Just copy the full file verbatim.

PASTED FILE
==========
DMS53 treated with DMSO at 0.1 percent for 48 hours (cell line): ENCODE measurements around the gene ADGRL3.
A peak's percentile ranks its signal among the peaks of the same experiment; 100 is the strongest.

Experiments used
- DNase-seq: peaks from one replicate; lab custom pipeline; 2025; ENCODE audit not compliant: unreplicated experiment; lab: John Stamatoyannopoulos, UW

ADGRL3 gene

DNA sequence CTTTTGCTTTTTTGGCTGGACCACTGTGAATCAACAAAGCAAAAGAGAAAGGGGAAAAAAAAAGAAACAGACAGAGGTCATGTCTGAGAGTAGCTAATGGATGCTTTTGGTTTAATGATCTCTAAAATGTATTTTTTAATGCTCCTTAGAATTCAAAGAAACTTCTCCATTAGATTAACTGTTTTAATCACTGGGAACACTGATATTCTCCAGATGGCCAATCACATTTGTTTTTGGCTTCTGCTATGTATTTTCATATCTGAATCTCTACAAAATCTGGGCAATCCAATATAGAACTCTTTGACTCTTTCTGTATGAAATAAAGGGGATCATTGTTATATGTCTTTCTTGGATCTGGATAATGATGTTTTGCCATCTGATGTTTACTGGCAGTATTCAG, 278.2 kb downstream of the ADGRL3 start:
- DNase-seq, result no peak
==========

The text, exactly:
DMS53 treated with DMSO at 0.1 percent for 48 hours (cell line): ENCODE measurements around the gene ADGRL3.
A peak's percentile ranks its signal among the peaks of the same experiment; 100 is the strongest.

Experiments used
- DNase-seq: peaks from one replicate; lab custom pipeline; 2025; ENCODE audit not compliant: unreplicated experiment; lab: John Stamatoyannopoulos, UW

ADGRL3 gene

DNA sequence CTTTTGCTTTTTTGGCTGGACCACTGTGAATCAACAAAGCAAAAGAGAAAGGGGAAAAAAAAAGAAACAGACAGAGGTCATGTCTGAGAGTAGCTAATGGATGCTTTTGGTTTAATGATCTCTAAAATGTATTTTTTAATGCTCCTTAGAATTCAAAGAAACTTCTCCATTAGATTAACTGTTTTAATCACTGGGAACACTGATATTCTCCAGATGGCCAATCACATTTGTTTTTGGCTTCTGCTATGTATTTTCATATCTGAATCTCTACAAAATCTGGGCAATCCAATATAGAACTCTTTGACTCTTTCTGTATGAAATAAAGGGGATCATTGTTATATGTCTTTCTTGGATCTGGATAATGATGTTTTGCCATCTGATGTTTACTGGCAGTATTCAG, 278.2 kb downstream of the ADGRL3 start:
- DNase-seq, result no peak